June 26, 2017
TL;DR let’s just throw books at babies and hope for the best
by Susan Rella
Do you remember our piece a couple months back, about how toddlers’ reading comprehension remains about the same, regardless of whether they’re reading a print book or a digital one? In the intervening weeks, it appears that Kindles have grown sentient and become researchers: a study last week claims that toddlers are decidedly more engaged in storytime when there’s a screen involved. Take that, Little Golden. Take it and… cry, like we’re doing.
In a joint study between the University of South Dakota and the University of Toronto, researchers found that toddlers were more engaged, more enthusiastic, more questioning of content, and more likely to participate in the reading process overall when they were read a book on an electronic device, rather than a boring stupid old print book.
The toddlers, all between seventeen and twenty-six months old, were read the same content by their parents, but in two different formats. The electronic books included background music, animation, and voiceover reading, but no “hotspots” — areas for the parents or toddlers to click for additional features.
After reading both formats, the tech-obsessed tykes were asked to identify an animal from the story. The children’s level of attention was “significantly higher” for the electronic books, and the research shows that they pointed more at the screens than the pages. The parents also pointed more while reading the electronic books, proving what Steve Jobs intuited long ago: adults are really just giant babies, and we, too, love shiny things.
So does this new study prove that every parent should go out and buy their kid an iPad? I’m skeptical. There’s one big problem with this study: the print “books” weren’t books at all. Rather than using professionally produced print books, the intrepid researchers printed screenshots of e-books and bound up the single pages to create their “book.” The intention, it seems, was to be sure the printed and electronic content perfectly mirrored each other, but the real apples-to-apples here would have been to compare two reading experiences that actually exist — real e-books versus real print books.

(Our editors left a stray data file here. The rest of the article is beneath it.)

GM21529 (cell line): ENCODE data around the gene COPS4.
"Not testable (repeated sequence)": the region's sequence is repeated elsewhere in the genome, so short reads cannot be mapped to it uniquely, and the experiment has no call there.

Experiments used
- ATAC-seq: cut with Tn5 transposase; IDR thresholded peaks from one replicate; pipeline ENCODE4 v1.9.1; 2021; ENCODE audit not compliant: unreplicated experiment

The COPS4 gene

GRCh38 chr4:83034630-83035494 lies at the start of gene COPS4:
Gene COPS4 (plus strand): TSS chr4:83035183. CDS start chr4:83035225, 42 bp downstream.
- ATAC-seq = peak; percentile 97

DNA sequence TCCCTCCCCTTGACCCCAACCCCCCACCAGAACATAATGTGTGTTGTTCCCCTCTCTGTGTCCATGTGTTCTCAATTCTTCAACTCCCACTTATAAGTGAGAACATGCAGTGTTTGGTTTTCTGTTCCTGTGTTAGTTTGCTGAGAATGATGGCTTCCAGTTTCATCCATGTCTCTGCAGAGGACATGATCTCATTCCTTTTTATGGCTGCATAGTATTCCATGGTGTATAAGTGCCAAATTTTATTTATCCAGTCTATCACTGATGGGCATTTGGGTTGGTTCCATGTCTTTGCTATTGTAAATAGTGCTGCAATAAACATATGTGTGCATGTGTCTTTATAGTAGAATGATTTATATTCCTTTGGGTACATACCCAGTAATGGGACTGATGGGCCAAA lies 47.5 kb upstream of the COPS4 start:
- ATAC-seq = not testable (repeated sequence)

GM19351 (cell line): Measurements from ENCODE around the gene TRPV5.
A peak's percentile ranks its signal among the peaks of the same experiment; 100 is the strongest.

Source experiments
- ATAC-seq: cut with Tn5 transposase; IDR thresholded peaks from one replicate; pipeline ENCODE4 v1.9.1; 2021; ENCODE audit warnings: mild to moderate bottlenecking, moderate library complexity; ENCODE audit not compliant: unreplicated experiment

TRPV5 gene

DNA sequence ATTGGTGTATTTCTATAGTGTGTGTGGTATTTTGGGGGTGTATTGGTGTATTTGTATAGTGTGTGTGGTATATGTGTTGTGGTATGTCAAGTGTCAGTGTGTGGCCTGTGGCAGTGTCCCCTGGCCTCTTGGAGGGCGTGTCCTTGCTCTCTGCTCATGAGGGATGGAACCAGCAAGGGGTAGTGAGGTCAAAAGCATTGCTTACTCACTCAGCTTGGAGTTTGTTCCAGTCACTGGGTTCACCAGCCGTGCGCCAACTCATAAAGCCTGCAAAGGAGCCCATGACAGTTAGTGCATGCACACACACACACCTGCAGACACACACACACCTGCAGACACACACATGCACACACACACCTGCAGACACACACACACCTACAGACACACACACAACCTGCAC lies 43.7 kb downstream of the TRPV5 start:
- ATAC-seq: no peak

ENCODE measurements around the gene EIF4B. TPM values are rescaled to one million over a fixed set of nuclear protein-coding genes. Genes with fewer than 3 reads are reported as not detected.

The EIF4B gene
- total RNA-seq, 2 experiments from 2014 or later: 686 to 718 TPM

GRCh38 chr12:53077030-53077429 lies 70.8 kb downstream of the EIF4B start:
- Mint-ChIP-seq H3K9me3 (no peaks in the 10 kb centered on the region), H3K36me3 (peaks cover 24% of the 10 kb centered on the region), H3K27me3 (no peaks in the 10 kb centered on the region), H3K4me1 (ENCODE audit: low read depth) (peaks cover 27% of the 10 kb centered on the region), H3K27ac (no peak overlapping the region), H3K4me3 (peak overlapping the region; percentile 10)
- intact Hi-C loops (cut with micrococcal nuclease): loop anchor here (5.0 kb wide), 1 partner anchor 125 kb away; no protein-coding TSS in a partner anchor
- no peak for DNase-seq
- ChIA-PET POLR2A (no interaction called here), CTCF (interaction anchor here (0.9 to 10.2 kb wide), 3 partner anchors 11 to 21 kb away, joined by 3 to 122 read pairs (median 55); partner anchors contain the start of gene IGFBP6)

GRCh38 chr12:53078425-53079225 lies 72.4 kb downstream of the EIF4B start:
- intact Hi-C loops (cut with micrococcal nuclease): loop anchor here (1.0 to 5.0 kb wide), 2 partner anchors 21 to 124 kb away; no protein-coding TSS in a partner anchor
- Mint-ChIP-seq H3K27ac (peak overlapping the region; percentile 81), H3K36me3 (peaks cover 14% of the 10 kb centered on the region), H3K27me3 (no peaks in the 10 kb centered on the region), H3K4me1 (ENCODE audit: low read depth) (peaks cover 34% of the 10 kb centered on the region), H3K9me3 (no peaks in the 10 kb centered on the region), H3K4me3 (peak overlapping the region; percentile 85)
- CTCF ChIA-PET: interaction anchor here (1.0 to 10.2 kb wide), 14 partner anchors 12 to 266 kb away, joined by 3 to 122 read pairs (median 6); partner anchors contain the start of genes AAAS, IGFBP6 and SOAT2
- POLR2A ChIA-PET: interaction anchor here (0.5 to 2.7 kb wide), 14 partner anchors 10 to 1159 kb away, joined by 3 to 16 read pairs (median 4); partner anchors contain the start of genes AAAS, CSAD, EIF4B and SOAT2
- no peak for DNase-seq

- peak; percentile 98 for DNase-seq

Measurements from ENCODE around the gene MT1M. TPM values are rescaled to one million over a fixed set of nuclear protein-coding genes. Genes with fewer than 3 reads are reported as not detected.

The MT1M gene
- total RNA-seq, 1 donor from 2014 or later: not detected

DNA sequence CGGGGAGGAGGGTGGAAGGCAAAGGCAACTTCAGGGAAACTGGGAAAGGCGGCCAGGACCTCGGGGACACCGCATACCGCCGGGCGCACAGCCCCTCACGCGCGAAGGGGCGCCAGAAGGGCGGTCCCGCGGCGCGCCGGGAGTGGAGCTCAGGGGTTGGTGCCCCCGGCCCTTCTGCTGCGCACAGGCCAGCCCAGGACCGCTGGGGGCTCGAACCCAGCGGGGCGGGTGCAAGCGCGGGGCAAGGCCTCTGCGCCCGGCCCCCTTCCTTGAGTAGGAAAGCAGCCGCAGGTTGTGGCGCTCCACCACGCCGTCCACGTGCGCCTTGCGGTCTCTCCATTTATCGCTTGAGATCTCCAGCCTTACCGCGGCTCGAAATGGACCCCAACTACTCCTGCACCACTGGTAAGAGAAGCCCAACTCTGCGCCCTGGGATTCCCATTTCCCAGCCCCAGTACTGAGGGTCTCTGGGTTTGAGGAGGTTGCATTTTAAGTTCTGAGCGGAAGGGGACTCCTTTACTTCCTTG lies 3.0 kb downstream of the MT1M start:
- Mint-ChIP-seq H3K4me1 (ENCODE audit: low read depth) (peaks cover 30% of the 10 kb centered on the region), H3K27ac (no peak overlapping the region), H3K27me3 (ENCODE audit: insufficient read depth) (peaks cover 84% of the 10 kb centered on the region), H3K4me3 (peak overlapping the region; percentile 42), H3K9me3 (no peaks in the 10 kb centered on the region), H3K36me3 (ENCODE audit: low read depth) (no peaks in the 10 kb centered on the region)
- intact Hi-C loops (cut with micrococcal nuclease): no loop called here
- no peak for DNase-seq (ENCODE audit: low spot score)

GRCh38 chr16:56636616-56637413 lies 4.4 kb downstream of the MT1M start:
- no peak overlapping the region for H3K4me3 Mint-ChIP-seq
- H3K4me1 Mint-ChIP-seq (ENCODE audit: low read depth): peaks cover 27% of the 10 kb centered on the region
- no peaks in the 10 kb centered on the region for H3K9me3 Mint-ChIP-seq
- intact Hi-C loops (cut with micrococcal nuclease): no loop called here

To me, the results here just prove the toddlers in this study were smarter than the researchers. It doesn’t seem like a real scientific equivalent to present babies with first a fun, shiny electronic device and then a goddamn pamphlet that was created for a completely different medium, and then act all shocked when the babies give the print-out a whole lot of side-eye. That’s like having a study to compare a beautiful, deluxe hardcover with a PDF someone uploaded to a hacked graphing calculator. It’s just… those aren’t comparable reading experiences. And I’m giving all these toddlers a high-five, up top and down low, for knowing the difference.
But no high-five in the middle for these guys. They’re just too slow.
Susan Rella is the Director of Production at Melville House, and a former bookseller.